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D&D 5E Revisiting RAW Darkness Spell

FrogReaver

As long as i get to be the frog
There has been a supposed symmetry between those looking out of the darkness and those looking into the darkness generated by the spell. But I'm not finding that explicitly stated anywhere in the spell.

Darkness Spell (PHB 230)
Magical darkness spreads from a point you choose within range to fill a 15-foot-radius sphere for the duration. The darkness spreads around corners. A creature with darkvision can't see through this darkness, and nonmagical light can't illuminate it. If the point you choose is on an object you are holding or one that isn't being worn or carried, the darkness emanates from the object and moves with it. Completely covering the source of the darkness with an opaque object, such as a bowl or a helm, blocks the darkness. If any of this spell's area overlaps with an area of light created by a spell of 2nd level or lower, the spell that created the light is dispelled.

The question comes down to what 'seeing through this darkness' means. Also of note is that RAW never specifies that one cannot see out of this darkness. So what do you think is the best interpretation of 'can't see through this darkness'?


Other relevant rules:

Heavily Obscured
(PHB 183) A heavily obscured area—such as darkness, opaque fog, or dense foliage—blocks vision entirely. A creature in a heavily obscured area effectively suffers from the blinded condition (see appendix A).

Blinded Condition (PHB 291)
A blinded creature can't sec and automatically fails any ability check that requires sight. - Attack rolls against the creature have advantage, and the creature's attack rolls have disadvantage
 

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DEFCON 1

Legend
Supporter
You can't look into it if you are outside of it and you can't look out of it if you are inside of it. And looking "through" it just means btrying to traverse the distance of the spell and see whatever is along the way-- which you can't do because you can't see "in" or "out" of the darkness to begin with.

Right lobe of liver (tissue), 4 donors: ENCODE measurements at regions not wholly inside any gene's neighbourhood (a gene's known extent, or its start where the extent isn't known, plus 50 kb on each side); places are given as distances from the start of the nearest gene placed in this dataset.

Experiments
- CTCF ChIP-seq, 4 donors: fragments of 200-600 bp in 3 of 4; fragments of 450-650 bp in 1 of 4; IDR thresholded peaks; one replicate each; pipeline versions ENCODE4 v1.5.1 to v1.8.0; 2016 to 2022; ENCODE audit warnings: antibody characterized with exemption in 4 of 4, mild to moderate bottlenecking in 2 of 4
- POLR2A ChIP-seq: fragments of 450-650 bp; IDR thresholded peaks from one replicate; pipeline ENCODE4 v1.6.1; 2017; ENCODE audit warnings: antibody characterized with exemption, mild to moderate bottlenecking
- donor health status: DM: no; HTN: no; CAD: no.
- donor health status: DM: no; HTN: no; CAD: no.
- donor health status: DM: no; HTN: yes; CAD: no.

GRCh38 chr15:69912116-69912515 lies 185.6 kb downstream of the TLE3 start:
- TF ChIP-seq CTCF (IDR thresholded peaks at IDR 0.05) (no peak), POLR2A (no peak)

And the game doesn't need an explanation that goes into all these details, because it's all common sense and only someone trying to play linguistic games would ever to say "Well, the game doesn't SAY you can't look "out" of it!" If you are inside the darkness spell... you have to look "through" the darkness to the edge of the spell before you can look "out" of it. Which the spells says you can't do.

The Darkness spell is a sphere of black "ink" that shows nothing that is inside of it from the POV of someone outside... and someone inside sees just blackness as if they were blind so long as they remain in the sphere. And no amount of light sources can change this black "ink" sphere unless it is from a magical source of 3rd level or higher.
 

FrogReaver

As long as i get to be the frog
You can't look into it if you are outside of it and you can't look out of it if you are inside of it. And looking "through" it just means btrying to traverse the distance of the spell and see whatever is along the way-- which you can't do because you can't see "in" or "out" of the darkness to begin with.
The RAW never says you can't look into it or out of it. It's simply magical darkness with the added effect that 'a creature with darkvision can't see through this darkness'
 

FrogReaver

As long as i get to be the frog
@el-remmen you laughed but show me where I'm wrong. Where does the darkness spell say it creates darkness that has any other character effects than regular darkness (save for how it interacts with darkvision)?
 


Charlaquin

Goblin Queen
@el-remmen you laughed but show me where I'm wrong. Where does the darkness spell say it creates darkness that has any other character effects than regular darkness (save for how it interacts with darkvision)?
Regular darkness blocks vision entirely unless you have Darkvision. Even if the only special effect of the darkness created by the spell is that it cancels Darkvision and nonmagical light can’t illuminate it... The effect is still that it blocks vision entirely.
 



FrogReaver

As long as i get to be the frog
Darkness creates a heavily obscured area.

A heavily obscured area blocks vision entirely.
Agreed.

So if you are in a heavily obscured area, your vision is entirely blocked.
I wouldn't say this particular statements follows from the above statements - but it is still a rule by itself.

"A creature in a heavily obscured area effectively suffers from the blinded condition (see appendix A)."

Thanks. That rule is the key! It doesn't matter whether they could see anything out of it or not, by 5e RAW we don't even have to ask that question. All we need to know is if they are in darkness that heavily obscured their vision then they suffer from the blinded condition. That's the rule that makes darkness spell symmetrical.